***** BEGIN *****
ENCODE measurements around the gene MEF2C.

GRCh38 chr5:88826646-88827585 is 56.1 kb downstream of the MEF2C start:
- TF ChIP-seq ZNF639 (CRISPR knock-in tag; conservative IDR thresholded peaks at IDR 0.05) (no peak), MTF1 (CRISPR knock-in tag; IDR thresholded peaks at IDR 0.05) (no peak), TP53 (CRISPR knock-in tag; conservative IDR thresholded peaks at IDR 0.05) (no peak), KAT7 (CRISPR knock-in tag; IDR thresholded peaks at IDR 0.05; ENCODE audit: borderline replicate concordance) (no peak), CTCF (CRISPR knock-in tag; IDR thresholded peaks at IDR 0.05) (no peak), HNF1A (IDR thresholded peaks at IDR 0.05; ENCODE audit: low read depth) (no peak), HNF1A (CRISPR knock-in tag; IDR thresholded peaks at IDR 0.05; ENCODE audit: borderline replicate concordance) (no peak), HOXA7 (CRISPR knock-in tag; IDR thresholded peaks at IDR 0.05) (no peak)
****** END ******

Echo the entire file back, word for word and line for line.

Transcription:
ENCODE measurements around the gene MEF2C.

GRCh38 chr5:88826646-88827585 is 56.1 kb downstream of the MEF2C start:
- TF ChIP-seq ZNF639 (CRISPR knock-in tag; conservative IDR thresholded peaks at IDR 0.05) (no peak), MTF1 (CRISPR knock-in tag; IDR thresholded peaks at IDR 0.05) (no peak), TP53 (CRISPR knock-in tag; conservative IDR thresholded peaks at IDR 0.05) (no peak), KAT7 (CRISPR knock-in tag; IDR thresholded peaks at IDR 0.05; ENCODE audit: borderline replicate concordance) (no peak), CTCF (CRISPR knock-in tag; IDR thresholded peaks at IDR 0.05) (no peak), HNF1A (IDR thresholded peaks at IDR 0.05; ENCODE audit: low read depth) (no peak), HNF1A (CRISPR knock-in tag; IDR thresholded peaks at IDR 0.05; ENCODE audit: borderline replicate concordance) (no peak), HOXA7 (CRISPR knock-in tag; IDR thresholded peaks at IDR 0.05) (no peak)